Jump to content

1957 mercury montclair - $21,000 (Greeley CO)


Recommended Posts

https://denver.craigslist.org/cto/d/greeley-1957-mercury-montclair/7720790165.html

 

A 1957 mercury montclair phaeton 2 door coupe. 368 cubic inch turnpike engine automatic transmission with push button controls. This classic car is almost completely original including interior and chrome. I installed lap seat belts in the front and back seats. New solenoid starter, new voltage regulator and new temperature sensor recently installed as well. Brakes are pretty good also carburetor kit installed this car runs great. $21,000. Call: Donald (970) 690-9810

 

00W0W_3NW5P6kcaeV_0t20CI_1200x900.jpg

 

00t0t_iohytcBUq0Y_0t20CI_1200x900.jpg

 

00606_qcAzTuTOFj_0t20CI_1200x900.jpg

 

00M0M_3H414CHLQ7l_0t20CI_1200x900.jpg

 

00101_8ccZ6mlURpc_1AI27C_1200x900.jpg

 

 

 

  • Like 3
Link to comment
Share on other sites

IMO 1957 was the high-water mark for automobile design. this is a nice example of the attractive cars of 1957. Looks like that padded dash could use some attention and the paint looks to be original. The mirror mounted on the fenders are a cool touch and if that is original interior, it has held up well. GLWTS

Link to comment
Share on other sites

Cool car. Someone please educate me on engine options for 1957 FoMoCo, though. The valve cover studs make me think it's a Y-block, but 368 c.i.? Was that the Lincoln Y-block? Was that an option for Merc in '57?

 

Were standard Ford style Y-blocks also available in '57 Mercs? As an old Mercury owner, I should know this, but I don't.

Link to comment
Share on other sites

The standard engine for Mercury in 1957 was the 312 advertised as 255 hp. The 368 was an option with 290 hp.

 

I still prefer the single headlight version of the 57 Mercury. The dual headlights look tacked on to me. Other than that looks like a pretty nice car.

Lew Bachman

1957 Thunderbird

  • Like 1
Link to comment
Share on other sites

Thanks Lew. Here's an article with a little bit more info on the 368, which was apparently borrowed from the Lincoln (though still a "Y-block.") I think the Lincoln Y-block had a better reputation than the Ford version, though many of the Ford Y-blocks provided good reliability and power for FoMoCo vehicles over the years.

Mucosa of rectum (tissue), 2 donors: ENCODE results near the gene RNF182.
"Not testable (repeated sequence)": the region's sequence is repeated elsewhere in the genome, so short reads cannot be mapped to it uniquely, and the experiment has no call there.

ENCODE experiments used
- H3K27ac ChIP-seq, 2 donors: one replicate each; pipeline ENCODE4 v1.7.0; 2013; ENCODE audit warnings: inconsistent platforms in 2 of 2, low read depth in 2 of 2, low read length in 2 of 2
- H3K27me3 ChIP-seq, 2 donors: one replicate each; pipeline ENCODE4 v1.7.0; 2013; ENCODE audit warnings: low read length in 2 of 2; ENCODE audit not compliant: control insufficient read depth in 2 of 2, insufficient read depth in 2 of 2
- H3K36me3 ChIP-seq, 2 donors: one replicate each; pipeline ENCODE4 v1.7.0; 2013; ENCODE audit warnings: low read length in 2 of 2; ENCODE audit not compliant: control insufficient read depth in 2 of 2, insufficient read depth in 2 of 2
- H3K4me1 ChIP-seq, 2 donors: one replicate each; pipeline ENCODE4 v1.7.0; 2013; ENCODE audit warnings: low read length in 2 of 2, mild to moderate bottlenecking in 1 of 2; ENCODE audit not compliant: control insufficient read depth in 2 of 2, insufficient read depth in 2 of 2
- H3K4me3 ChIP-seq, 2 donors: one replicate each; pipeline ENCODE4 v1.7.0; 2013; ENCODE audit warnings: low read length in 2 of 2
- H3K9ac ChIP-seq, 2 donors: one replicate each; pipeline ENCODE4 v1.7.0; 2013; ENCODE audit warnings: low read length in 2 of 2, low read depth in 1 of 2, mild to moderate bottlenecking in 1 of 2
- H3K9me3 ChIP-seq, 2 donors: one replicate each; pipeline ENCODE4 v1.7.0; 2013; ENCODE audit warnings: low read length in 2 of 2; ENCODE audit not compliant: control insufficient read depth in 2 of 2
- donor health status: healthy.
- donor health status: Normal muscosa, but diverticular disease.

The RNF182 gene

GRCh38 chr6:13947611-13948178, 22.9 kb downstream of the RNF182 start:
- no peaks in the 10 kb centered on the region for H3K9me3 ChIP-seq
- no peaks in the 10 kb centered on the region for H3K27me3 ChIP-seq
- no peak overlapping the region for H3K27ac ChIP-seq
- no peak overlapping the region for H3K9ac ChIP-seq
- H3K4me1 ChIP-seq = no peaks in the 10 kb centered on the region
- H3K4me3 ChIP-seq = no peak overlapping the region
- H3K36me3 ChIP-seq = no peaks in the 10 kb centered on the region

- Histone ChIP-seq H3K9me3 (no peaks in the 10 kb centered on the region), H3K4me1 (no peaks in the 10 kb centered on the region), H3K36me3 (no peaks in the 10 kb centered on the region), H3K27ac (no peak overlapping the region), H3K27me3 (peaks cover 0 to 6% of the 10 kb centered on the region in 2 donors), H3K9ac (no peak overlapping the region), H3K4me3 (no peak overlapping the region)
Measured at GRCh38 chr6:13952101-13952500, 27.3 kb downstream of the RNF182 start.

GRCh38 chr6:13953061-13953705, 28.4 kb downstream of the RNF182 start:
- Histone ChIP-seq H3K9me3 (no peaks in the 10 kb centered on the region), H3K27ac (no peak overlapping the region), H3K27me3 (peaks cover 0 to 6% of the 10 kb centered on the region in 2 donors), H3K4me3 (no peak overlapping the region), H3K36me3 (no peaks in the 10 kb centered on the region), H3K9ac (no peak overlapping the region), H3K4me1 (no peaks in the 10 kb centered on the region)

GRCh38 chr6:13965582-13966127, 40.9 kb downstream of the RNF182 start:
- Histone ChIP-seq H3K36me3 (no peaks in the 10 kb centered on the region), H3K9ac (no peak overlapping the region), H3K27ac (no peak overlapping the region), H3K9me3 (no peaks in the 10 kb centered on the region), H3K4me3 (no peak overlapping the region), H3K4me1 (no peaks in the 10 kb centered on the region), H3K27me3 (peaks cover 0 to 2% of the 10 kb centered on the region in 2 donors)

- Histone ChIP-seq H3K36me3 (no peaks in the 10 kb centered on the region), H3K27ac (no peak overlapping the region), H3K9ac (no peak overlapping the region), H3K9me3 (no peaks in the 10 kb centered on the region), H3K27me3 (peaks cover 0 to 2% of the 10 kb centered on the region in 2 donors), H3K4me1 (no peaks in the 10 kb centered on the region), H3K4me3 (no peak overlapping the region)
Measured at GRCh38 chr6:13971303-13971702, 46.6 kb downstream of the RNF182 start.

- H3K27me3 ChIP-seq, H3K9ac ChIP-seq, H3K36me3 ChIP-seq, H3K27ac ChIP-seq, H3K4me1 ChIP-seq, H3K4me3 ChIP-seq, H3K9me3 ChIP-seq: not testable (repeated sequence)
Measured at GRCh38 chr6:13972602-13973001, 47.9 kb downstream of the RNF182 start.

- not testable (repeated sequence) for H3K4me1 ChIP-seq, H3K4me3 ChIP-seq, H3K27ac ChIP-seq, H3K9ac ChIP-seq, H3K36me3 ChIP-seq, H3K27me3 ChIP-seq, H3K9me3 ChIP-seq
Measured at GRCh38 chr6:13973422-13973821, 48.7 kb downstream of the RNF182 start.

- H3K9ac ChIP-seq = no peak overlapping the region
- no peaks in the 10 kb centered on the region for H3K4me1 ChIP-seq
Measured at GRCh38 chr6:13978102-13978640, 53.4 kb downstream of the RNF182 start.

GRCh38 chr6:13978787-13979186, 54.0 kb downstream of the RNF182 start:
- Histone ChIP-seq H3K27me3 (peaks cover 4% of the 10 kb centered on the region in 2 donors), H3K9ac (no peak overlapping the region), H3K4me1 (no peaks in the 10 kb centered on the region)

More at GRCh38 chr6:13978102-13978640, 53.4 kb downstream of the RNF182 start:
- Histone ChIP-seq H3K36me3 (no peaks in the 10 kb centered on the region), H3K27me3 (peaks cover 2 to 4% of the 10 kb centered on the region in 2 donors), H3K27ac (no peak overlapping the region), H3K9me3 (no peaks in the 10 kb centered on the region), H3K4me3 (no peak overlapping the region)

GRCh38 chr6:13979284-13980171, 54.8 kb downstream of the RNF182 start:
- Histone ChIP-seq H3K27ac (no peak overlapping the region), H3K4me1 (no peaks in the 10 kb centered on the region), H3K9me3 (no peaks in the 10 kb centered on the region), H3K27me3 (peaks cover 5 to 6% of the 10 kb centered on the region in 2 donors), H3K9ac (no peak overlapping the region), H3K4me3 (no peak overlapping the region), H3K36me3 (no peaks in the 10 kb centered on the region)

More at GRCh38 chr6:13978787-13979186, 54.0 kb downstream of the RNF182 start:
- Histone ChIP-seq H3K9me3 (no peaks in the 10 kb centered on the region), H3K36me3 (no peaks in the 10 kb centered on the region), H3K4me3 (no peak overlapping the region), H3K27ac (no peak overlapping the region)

Apparently, the new generation redesign of the Mercury in '57 was intended to distance the car more from the Ford line (i.e. move it more upscale) so a Lincoln engine was offered, but it wasn't until '58 that the MEL engine was introduced, so in '57 they used the Lincoln Y-block. As far as I can determine, that was the only year that type of engine was used in a Mercury. That help explains why I wasn't familiar with that option.

 

Below the Hood: 1957 Lincoln Premiere's 368 V-8 was a smooth, spirited powerhouse with ample torque | Hemmings

Link to comment
Share on other sites

I am no expert on the 368, but I do know that its design is pretty much the same as the 272, 292, and 312. Y-Blocks. The parts on those engines are not interchangeable with the 317, 341 and 368 engines. One key difference is the Lincoln engines had hydraulic valve lifters while the Ford/Mercury engines had solid valve lifters.

 

The biggest problem with the Ford Y-Blocks was the overhead oiling problem. If any sludge got in the oil passages it would cause the valve train to be starved for oil, not a good thing. This was mostly a problem with the ash content in the oils of the day. I have had my car for 26 years and have never had a problem with that since I have better oil and there isn’t any sludge build up.

Lew Bachman

1957 Thunderbird

Link to comment
Share on other sites

16 hours ago, 1957Birdman said:

The biggest problem with the Ford Y-Blocks was the overhead oiling problem. If any sludge got in the oil passages it would cause the valve train to be starved for oil, not a good thing.

Saw many that had outside oilers rigged up.

  • Like 2
Link to comment
Share on other sites

Create an account or sign in to comment

You need to be a member in order to leave a comment

Create an account

Sign up for a new account in our community. It's easy!

Register a new account

Sign in

Already have an account? Sign in here.

Sign In Now
×
×
  • Create New...